Maternal immune activation acts through interleukin-17a to promote ASD-like phenotypes in mice
Interleukin-17a (IL-17a) is a protein produced by activated T cells as part of the immune system’s response to infection. It promotes inflammation, and is associated with rheumatoid arthritis and psoriasis. Elevated IL-17a levels have been found in autistic children, and the IL17A gene is among many genes enriched in autistic patients. SCSB Investigators Gloria Choi and Jun Huh studied interleukin-17a (IL-17a) in mice, modeling maternal immune activation (MIA) during fetal development. Pregnant mice were subjected to immune system activation by injection of poly(I:C), which mimics viral infection.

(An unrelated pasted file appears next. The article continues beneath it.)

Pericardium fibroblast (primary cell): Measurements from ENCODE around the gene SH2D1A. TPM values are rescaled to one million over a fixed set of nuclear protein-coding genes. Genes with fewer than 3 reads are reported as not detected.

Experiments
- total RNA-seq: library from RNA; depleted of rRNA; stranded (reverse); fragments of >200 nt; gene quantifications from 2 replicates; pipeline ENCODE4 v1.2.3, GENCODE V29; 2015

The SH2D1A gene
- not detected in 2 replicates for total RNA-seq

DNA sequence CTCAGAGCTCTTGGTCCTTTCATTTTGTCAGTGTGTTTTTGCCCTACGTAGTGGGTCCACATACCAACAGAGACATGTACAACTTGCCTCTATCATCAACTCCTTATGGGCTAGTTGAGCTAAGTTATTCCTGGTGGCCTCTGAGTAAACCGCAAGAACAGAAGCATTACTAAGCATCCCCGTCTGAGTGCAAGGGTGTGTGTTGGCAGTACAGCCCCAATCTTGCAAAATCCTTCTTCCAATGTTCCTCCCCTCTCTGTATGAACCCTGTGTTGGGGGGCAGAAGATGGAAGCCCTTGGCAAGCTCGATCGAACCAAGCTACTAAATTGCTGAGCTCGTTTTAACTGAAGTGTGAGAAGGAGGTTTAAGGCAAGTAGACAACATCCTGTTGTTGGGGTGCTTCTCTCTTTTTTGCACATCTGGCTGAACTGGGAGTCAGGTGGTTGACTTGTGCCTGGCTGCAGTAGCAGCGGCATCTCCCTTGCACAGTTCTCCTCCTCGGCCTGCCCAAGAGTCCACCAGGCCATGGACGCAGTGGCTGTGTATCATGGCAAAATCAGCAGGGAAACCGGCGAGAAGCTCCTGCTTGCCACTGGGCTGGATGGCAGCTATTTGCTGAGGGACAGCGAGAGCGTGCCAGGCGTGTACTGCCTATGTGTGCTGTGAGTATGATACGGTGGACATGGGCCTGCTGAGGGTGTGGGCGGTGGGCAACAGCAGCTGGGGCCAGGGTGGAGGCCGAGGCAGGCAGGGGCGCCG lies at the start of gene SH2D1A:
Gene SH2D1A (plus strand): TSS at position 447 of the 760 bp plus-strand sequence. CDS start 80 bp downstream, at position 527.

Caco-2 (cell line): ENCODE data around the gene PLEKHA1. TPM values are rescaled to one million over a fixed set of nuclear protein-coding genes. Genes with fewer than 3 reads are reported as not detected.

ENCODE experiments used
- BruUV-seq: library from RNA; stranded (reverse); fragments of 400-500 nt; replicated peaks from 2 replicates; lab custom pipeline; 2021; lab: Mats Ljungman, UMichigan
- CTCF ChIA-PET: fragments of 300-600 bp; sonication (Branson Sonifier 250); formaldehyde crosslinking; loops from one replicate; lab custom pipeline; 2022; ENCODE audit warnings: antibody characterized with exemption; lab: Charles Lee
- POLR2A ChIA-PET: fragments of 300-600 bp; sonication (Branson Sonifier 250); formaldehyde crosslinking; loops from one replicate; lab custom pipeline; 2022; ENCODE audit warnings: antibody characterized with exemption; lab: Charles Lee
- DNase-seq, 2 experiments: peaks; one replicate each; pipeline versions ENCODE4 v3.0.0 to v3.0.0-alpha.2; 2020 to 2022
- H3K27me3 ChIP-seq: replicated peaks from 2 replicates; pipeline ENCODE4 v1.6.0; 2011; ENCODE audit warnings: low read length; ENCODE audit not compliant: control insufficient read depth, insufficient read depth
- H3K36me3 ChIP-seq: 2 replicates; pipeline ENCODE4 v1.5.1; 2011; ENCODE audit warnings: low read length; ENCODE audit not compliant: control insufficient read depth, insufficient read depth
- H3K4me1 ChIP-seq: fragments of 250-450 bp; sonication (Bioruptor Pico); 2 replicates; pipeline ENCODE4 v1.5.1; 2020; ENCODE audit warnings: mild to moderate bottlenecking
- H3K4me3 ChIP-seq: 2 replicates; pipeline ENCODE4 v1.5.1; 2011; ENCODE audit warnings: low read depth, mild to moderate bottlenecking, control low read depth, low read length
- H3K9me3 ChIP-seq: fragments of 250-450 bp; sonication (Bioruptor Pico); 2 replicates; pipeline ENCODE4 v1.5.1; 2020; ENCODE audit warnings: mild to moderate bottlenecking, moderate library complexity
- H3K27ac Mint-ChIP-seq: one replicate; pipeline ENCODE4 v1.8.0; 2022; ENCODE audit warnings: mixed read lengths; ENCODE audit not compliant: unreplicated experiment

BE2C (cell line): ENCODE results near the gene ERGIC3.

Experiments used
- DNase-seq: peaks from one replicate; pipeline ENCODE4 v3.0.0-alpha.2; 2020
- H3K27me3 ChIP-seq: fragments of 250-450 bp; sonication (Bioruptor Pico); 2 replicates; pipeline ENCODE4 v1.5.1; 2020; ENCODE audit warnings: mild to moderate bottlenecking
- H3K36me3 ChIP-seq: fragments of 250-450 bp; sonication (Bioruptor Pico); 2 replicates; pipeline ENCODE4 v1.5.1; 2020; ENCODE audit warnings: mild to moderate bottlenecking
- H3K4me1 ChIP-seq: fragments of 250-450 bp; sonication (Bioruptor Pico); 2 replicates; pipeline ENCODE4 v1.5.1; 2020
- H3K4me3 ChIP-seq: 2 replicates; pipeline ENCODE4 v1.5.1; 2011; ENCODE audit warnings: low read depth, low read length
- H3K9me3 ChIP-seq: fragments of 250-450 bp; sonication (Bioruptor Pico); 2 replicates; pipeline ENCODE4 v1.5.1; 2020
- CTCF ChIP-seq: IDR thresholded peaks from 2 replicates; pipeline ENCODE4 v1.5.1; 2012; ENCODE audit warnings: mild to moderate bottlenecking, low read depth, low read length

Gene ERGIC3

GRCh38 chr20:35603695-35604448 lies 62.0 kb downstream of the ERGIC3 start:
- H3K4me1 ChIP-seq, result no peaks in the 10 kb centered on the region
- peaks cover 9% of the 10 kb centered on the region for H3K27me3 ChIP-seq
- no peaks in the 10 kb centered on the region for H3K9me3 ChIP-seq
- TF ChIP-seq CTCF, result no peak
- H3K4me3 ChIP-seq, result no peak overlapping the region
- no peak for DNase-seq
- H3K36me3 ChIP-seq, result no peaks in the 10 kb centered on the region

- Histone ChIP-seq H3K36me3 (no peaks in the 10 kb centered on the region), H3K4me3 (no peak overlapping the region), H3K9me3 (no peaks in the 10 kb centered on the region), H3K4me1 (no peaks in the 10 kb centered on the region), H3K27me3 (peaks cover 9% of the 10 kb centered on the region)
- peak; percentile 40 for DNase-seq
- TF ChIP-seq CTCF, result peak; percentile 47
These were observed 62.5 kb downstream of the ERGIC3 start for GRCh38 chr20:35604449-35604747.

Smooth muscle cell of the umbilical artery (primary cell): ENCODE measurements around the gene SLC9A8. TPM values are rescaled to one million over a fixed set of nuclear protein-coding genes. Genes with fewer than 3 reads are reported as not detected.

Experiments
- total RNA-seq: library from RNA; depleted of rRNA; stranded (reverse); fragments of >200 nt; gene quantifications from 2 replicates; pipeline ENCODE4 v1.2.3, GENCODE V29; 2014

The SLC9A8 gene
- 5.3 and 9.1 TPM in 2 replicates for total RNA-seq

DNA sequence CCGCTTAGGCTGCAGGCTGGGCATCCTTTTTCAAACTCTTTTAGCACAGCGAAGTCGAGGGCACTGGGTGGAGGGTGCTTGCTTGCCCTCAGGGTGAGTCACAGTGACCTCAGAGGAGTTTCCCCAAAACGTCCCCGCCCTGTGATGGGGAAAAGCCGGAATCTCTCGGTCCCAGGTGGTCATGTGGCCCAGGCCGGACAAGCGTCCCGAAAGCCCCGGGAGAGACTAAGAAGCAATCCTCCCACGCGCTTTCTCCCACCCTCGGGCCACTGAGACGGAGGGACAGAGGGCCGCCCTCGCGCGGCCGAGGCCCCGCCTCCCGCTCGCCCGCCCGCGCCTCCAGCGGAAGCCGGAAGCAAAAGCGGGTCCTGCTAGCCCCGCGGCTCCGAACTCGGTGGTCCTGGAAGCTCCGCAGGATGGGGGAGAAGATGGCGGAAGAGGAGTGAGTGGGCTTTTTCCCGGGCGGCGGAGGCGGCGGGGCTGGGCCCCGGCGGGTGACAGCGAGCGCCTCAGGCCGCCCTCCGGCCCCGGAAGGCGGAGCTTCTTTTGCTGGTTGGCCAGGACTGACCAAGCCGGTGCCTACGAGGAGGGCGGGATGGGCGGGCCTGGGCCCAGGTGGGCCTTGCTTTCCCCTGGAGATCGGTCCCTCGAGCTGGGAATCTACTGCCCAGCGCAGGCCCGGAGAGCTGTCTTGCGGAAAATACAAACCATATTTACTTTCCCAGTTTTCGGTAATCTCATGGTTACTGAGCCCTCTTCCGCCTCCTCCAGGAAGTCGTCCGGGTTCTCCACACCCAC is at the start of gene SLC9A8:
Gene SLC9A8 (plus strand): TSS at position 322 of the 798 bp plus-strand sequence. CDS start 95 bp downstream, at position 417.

Immune activation in the dams resulted in increased IL-17a mRNA expression in fetuses, abnormal cortical development, and communication and other behavioral changes in offspring. Direct application of IL-17a into fetal brain had similar effects, while all the effects could be rescued by blocking maternal IL-17a production. This study provides direct evidence of a role for MIA in the pathogenesis of ASD-like behavioral and cortical phenotypes in mice.
Learn more at the McGovern Institute or read the original research at Science (subscription content).